It doesn’t mean you can’t still go bowling.
Blinks in my peripheral while I’m working.
Kristina needed a new head shot.
Last night was the end of Rock Star Bowling’s 16th Season, our 2nd Season Bowling, and our coveted time with last season’s trophy. We played…
Got some awesome footage for the summer reel. Cooled off at Cocoa Beach, drank at Rum Runners, chowed on great Cuban food at Roberto’s, and…
Of all the pictures I’ve taken, this may be my favorite. Technically, it could have been better. I knew the basics of photography, but had…
I just heard this on NPR and felt compelled to share.
The Battle of Bull Run started 150 years ago today. This letter, from Sullivan Ballou to his wife, was written one week before he fell in battle.
July 14, 1861, Washington, D.C. Dear Sarah, the indications are very strong that we shall move in a few days, perhaps tomorrow. And lest I should not be able to write you again, I feel impelled to write a few lines that may fall under your eye when I am no more.
I have no misgivings about, or lack of confidence in the cause in which I am engaged, and my courage does not halt or falter. I know how American civilization now leans upon the triumph of the government and how great a debt we owe to those who went before us through the blood and suffering of the Revolution. And I am willing, perfectly willing, to lay down all my joys in this life to help maintain this government and to pay that debt.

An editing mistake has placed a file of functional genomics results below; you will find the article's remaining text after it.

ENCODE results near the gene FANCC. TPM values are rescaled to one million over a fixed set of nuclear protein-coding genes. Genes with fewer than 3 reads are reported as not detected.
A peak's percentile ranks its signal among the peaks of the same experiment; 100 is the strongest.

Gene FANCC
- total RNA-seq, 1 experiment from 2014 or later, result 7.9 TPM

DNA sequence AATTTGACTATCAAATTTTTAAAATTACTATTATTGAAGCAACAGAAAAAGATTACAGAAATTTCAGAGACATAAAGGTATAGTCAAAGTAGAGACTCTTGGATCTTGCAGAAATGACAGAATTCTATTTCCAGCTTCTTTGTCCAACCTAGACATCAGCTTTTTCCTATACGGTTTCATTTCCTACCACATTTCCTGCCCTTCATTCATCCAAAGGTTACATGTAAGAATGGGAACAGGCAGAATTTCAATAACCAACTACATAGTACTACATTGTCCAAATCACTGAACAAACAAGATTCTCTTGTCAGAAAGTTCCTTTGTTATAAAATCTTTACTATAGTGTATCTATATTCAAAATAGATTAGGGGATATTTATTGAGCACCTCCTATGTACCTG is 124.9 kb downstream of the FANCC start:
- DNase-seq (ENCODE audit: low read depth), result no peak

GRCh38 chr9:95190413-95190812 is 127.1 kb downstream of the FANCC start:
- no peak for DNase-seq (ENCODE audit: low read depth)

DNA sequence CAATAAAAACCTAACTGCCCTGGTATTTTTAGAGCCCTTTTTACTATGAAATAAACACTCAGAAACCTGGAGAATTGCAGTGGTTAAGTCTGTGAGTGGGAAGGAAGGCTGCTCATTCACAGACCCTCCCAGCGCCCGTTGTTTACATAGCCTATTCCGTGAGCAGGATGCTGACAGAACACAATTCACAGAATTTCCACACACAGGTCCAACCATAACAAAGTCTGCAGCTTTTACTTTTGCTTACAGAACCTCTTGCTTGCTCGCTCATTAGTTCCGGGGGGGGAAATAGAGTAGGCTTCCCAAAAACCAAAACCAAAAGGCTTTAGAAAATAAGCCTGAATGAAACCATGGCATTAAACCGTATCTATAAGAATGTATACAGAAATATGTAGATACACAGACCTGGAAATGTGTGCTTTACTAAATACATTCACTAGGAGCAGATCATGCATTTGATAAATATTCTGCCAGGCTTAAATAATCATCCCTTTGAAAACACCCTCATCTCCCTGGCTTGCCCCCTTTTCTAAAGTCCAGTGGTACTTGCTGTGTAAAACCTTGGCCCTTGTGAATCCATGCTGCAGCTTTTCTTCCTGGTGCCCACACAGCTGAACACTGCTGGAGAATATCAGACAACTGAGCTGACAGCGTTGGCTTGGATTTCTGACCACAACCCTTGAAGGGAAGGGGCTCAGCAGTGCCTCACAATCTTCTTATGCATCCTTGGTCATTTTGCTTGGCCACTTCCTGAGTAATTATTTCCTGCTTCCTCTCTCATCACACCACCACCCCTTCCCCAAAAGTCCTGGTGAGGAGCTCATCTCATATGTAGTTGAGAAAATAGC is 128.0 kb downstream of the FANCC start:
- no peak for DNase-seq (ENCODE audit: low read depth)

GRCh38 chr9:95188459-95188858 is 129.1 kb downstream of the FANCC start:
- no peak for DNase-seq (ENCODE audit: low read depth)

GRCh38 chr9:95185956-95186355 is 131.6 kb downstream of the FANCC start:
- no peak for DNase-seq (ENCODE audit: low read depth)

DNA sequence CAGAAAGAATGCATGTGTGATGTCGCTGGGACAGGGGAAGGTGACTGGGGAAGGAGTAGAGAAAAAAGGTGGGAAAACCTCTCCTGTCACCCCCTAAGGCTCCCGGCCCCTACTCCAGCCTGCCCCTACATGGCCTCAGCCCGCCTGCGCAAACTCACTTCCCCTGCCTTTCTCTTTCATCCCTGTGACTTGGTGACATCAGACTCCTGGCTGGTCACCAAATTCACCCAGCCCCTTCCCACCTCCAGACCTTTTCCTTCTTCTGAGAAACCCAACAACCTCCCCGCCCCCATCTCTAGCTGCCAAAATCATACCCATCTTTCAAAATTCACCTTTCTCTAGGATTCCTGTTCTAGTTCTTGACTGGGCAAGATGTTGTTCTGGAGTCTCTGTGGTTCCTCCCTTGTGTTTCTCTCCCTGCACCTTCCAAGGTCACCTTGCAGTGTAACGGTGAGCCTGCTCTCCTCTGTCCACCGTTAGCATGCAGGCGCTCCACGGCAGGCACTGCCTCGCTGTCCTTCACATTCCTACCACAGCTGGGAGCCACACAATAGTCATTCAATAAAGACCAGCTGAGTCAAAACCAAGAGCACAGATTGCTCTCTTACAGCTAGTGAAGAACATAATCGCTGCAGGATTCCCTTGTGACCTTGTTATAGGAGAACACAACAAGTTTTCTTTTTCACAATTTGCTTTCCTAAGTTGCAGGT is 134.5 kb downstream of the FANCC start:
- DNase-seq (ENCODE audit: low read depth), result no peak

Sarah, my love for you is deathless. It seems to bind me with mighty cables that nothing but omnipotence could break. And yet my love of country comes over me like a strong wind and bears me irresistibly with all those chains to the battlefield.
The memory of all the blissful moments I have enjoyed with you come crawling over me, and I feel most deeply grateful to God and you that I have enjoyed them for so long. And how hard it is for me to give them up and burn to ashes the hopes of future years when, God willing, we might still have lived and loved together and see our boys grown up to honorable manhood around us. If I do not return, my dear Sarah, never forget how much I loved you, nor that when my last breath escapes me on the battlefield, it will whisper your name. Forgive my many faults and the many pains I have caused you. How thoughtless, how foolish I have sometimes been.
But, oh Sarah, if the dead can come back to this Earth and flit unseen around those they loved, I shall always be with you in the brightest day and the darkest night always, always. And when the soft breeze fans your cheek, it shall be my breath. Or the cool air your throbbing temple, it shall be my spirit passing by. Sarah, do not mourn me dead, think I am gone and wait for me for we shall meet again.